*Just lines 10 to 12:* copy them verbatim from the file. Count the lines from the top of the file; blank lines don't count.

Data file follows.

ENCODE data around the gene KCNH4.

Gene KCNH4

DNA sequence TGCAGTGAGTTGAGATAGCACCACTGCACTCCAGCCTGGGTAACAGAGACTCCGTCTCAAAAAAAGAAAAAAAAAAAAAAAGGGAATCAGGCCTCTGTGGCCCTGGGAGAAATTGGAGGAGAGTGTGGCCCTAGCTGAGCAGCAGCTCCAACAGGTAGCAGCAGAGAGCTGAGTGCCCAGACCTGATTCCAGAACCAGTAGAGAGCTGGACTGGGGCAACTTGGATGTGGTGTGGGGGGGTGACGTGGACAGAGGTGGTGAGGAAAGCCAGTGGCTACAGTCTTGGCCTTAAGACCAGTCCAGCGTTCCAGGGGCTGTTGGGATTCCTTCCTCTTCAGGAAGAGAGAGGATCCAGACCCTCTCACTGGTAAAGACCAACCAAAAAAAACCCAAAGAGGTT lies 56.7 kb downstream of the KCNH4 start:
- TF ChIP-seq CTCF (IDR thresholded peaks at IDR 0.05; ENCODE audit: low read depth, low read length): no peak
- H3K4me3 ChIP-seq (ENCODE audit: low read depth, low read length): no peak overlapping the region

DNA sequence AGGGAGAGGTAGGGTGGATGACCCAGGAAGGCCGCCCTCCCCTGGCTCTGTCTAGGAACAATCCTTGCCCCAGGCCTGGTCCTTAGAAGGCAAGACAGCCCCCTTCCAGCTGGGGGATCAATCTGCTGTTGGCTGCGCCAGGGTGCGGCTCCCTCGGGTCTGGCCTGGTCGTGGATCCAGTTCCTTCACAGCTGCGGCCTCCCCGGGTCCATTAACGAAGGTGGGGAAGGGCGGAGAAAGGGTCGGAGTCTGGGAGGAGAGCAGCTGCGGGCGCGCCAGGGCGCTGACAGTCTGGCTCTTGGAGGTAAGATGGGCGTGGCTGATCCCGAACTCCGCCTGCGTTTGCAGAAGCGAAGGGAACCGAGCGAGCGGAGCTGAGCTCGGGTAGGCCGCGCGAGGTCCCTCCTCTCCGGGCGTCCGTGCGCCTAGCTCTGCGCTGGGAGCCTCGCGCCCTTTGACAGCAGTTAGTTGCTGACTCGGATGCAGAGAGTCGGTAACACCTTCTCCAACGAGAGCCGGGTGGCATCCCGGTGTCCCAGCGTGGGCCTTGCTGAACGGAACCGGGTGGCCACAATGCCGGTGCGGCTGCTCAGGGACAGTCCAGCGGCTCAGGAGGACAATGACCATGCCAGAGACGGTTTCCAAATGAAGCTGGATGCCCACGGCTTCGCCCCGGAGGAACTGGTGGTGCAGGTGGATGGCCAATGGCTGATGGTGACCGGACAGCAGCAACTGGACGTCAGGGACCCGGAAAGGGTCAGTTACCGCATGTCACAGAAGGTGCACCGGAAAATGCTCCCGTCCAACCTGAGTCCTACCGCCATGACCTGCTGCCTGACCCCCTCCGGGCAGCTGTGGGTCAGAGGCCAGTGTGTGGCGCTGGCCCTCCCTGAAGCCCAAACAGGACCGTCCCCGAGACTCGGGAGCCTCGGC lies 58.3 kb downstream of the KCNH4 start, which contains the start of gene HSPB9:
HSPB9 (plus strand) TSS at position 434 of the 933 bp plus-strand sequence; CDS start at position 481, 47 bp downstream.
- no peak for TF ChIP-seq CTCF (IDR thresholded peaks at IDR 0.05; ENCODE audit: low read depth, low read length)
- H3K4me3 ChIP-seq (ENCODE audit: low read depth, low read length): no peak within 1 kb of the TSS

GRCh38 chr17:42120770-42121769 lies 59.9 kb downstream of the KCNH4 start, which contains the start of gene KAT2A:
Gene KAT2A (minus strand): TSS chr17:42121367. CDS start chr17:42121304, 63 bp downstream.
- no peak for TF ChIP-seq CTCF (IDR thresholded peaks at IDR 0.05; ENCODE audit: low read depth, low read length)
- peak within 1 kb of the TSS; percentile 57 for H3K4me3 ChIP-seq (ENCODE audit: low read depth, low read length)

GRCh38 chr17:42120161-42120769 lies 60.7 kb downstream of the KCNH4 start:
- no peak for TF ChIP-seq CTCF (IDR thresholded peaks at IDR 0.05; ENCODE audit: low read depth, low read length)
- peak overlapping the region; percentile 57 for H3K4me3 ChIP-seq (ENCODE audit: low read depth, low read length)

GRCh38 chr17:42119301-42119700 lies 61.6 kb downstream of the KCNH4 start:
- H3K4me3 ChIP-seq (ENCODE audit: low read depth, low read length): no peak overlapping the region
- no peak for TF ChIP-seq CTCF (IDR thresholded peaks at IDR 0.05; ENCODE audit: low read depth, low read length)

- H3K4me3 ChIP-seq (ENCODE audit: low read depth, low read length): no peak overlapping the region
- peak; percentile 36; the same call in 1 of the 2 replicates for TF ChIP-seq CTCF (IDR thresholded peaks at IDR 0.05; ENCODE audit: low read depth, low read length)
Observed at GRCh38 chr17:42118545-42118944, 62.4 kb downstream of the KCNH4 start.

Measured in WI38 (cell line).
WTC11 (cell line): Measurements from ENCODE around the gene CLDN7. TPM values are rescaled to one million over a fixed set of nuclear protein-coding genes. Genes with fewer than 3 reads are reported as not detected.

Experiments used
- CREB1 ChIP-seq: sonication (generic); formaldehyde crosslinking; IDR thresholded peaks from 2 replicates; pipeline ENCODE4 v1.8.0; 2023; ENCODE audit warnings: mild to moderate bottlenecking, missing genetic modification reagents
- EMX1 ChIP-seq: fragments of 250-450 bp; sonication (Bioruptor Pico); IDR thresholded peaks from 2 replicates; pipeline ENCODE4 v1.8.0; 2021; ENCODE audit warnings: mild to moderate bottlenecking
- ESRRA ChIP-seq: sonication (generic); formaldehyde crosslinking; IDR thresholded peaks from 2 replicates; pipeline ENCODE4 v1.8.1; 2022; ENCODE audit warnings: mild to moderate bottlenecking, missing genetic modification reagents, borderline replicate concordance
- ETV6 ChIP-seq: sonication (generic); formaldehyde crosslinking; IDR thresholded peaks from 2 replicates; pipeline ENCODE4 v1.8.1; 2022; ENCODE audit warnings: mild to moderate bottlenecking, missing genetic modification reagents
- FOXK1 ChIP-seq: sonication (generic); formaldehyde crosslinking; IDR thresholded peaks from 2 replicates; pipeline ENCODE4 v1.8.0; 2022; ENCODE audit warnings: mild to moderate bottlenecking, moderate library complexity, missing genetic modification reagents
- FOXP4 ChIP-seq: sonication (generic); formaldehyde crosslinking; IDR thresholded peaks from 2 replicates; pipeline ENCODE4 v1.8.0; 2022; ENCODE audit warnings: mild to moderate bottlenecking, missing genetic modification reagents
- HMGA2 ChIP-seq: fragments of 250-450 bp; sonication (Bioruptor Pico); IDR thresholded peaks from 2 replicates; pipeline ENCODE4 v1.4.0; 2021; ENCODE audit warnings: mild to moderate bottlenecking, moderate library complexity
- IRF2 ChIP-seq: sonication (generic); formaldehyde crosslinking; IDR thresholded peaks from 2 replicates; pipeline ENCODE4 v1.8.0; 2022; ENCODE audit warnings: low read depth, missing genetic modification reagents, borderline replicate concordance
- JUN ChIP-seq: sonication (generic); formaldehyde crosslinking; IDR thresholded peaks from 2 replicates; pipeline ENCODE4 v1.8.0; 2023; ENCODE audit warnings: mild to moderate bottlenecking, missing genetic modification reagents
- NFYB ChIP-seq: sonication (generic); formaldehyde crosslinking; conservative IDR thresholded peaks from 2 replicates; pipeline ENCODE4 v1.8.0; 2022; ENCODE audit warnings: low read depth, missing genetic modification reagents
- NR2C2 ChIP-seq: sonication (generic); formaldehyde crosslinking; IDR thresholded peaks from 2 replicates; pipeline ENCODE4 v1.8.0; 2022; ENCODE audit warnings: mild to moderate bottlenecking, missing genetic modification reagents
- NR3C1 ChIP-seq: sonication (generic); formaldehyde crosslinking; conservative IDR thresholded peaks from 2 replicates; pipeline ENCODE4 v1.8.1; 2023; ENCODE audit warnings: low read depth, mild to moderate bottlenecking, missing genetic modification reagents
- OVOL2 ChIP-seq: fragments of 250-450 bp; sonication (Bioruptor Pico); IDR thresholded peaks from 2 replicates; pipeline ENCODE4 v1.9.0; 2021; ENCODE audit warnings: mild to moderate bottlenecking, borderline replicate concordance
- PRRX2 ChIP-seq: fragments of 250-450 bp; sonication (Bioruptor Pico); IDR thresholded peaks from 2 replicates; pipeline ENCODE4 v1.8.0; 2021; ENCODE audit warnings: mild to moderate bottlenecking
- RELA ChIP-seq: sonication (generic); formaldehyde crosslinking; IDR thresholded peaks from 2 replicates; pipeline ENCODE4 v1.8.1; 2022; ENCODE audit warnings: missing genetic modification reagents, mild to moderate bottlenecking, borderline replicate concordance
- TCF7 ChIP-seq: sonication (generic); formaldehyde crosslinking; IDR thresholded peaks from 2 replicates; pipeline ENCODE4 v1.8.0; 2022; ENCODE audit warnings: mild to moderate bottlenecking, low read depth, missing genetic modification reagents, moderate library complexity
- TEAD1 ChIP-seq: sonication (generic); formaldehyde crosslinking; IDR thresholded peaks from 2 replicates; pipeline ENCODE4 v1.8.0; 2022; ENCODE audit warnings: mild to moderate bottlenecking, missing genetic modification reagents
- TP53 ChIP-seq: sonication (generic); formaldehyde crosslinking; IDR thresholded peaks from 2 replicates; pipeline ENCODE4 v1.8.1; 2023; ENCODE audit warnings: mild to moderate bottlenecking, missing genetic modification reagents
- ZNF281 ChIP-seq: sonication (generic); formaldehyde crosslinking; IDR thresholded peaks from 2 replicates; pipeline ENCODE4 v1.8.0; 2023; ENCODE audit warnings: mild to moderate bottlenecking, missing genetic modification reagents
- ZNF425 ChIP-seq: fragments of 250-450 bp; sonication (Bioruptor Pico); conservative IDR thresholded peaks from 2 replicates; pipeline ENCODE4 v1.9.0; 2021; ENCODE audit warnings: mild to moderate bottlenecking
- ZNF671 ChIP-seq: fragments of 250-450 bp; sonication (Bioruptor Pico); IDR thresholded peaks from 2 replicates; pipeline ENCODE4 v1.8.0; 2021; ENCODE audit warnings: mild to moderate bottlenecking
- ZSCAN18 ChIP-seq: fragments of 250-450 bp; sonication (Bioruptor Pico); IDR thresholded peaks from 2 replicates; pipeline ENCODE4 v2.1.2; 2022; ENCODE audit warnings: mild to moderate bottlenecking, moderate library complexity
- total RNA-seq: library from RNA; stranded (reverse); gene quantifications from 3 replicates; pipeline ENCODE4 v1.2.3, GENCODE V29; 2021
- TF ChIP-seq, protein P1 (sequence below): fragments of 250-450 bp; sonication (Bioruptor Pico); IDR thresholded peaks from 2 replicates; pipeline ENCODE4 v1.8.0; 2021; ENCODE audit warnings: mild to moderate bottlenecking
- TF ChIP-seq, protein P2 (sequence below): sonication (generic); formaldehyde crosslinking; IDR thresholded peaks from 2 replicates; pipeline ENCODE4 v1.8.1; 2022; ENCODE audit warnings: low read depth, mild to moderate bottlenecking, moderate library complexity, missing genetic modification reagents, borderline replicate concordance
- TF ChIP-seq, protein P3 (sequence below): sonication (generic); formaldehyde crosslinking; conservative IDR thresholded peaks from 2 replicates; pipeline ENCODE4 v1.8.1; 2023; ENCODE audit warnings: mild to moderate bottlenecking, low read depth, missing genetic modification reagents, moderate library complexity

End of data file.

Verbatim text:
GRCh38 chr17:42120770-42121769 lies 59.9 kb downstream of the KCNH4 start, which contains the start of gene KAT2A:
Gene KAT2A (minus strand): TSS chr17:42121367. CDS start chr17:42121304, 63 bp downstream.
- no peak for TF ChIP-seq CTCF (IDR thresholded peaks at IDR 0.05; ENCODE audit: low read depth, low read length)